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Wisconsin State Cranberry Growers Association / The Cranberry. A compendium of its cultivation, commerce, cookery, etc.
(1908)

J. C. F.
The cranberry in story: a Thanksgiving legend,   pp. 10-11 PDF (398.3 KB)


Page 11


Ing grounds. When the Indianu were all
obedient, and the Great Spirit was Inter
uted i the welfare of his children,
mighty boast roamed the forests, and
the plain., the Pal Qua Whee, or Masto-
don, war sent to protect and help the
Indians; the bent rebelled; It was fierce
and powerful, and fought a great battle
with the other beasts. The Great Spirit
watched the battle. The Mastodons were
victorious, the valley. ran with blood,
the battlefield became agreat mire. The
Great spirit grew ar gry, and hurled bolts
of lightning at the Mastodon, until he
killed them all eseept one great bull,
who debd him, but who at last was
wounded. He bounded over the rivers,
wam the great akes and went to the
far North, where he still flves and roams
the denae forest. Wherever the blood
dropped fromhls wounds the little vine
sprang up bearing fruit red like drops of
blood. Traoesof the battle may yet be
seen, the marshes are still there, and In
them the bones of the Mastodon and
other animalm, are still found. There
was a great los of food for the Indians,
as so many animals were sain; they
grieved and sn1red, for a great famine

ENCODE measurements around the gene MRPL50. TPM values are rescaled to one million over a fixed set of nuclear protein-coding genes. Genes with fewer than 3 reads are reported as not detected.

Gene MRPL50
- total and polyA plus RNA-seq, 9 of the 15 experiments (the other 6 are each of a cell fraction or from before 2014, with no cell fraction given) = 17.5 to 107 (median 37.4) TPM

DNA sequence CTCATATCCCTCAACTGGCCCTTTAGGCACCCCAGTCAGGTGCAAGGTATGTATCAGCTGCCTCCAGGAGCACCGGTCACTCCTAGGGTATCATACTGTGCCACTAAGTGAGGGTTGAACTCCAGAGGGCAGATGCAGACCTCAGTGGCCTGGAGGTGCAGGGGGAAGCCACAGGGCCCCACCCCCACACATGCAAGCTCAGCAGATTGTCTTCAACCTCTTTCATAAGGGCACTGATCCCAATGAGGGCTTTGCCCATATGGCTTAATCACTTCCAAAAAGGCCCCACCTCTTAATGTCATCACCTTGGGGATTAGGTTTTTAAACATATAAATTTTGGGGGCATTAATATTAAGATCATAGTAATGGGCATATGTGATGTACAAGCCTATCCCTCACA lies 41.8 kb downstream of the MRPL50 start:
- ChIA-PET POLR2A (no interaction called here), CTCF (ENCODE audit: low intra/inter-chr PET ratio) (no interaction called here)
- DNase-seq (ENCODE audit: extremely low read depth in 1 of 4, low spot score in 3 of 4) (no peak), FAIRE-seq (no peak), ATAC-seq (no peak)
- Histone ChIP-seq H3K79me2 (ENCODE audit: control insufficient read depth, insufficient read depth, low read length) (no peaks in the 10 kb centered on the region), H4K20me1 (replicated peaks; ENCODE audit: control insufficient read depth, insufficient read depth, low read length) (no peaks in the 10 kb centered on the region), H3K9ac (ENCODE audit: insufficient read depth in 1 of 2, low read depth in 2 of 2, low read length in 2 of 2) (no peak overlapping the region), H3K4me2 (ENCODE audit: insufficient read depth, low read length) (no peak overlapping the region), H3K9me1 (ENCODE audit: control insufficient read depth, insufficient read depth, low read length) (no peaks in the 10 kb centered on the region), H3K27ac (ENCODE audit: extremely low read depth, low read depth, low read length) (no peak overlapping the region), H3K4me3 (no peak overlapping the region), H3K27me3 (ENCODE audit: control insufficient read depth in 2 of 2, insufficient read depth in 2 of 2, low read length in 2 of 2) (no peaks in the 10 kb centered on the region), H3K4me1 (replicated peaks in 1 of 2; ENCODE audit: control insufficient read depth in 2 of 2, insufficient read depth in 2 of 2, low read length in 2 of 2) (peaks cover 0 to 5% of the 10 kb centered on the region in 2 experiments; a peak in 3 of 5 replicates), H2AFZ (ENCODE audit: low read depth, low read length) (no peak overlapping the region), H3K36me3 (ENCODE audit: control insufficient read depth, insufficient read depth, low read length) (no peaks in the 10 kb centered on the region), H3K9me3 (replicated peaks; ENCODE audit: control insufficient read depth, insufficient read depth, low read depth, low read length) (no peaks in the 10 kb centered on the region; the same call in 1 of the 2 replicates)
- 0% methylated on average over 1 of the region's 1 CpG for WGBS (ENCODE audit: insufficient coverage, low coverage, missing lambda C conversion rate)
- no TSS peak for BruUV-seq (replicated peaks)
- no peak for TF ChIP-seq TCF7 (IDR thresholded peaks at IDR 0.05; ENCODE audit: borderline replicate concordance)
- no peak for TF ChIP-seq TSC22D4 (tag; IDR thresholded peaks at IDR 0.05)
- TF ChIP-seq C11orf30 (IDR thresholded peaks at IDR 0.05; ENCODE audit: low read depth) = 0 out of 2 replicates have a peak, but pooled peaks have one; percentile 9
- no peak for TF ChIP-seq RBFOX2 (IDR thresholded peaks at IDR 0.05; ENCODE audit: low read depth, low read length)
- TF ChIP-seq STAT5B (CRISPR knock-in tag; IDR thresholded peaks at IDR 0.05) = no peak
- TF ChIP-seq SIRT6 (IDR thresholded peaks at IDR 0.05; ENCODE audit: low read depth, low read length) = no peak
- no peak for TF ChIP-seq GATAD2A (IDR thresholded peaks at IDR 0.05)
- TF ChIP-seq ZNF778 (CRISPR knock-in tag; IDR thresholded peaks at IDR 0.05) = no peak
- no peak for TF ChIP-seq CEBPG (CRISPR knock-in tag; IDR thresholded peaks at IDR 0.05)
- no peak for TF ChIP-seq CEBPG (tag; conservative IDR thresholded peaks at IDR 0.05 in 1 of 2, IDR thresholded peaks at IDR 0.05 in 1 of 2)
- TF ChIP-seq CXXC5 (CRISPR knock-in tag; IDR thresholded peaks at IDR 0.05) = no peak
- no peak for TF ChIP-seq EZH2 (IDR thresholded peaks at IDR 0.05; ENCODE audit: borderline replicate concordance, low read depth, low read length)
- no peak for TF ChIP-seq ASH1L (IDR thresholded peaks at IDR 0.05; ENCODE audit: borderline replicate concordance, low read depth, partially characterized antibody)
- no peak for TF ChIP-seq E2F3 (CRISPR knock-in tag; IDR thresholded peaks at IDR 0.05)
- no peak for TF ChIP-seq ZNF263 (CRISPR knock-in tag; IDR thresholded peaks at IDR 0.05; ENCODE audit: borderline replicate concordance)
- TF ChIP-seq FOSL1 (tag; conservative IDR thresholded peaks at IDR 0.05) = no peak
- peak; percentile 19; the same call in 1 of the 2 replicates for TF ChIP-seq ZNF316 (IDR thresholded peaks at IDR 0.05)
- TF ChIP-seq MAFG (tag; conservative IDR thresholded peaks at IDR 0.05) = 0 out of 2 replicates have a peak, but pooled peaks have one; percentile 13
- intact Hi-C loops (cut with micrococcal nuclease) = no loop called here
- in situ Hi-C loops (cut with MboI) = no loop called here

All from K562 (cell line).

was upon them. So the Great Spirit
cansed the cranberry to come and gnro
ln the marhe, to be used as food, it.
cost always remaining red In memory of
the war of the Mastodons. The Indians
gave thanks to the Great 13pirit for their
food, and thus with the modest little
cranberry came the day upon which it is
greateet, the day when the country with
grateful hearts, gives thanks for all the
good that has come to It The cranberry
says with us, although long ago this
legend was forgotten. When famine
threatened our fore father on the bleak,
desolate *oast of Massachusetts the
Indians brought them the wild fruits,
among them the cranberry They re-
ceived It with grateful thanks, and soon
eame to know Its toothsomeness and Its
value.
go, from the cloud and mlss of a ong
forgotten post, down to the clear electric
lighted twentieth century the Thanks-
giving and the cranberry have come hand
In hand. In 1624 Father Marquette and
his heroic band of missionaries explored
the vast wildernewses of New France,
when DuLhutt and his sturdy band uf
conturs de bola traveled the dense fur-
_o that girded the greet lakes, they
well knew the value of the cranberry,
both as food and medicine. In all the
trading posts and forts of the north
country the cranberry was a welcome
food, although I fancy seldom served &s
"dripping sweet," as Riley's Thanks-
giving suc was made.
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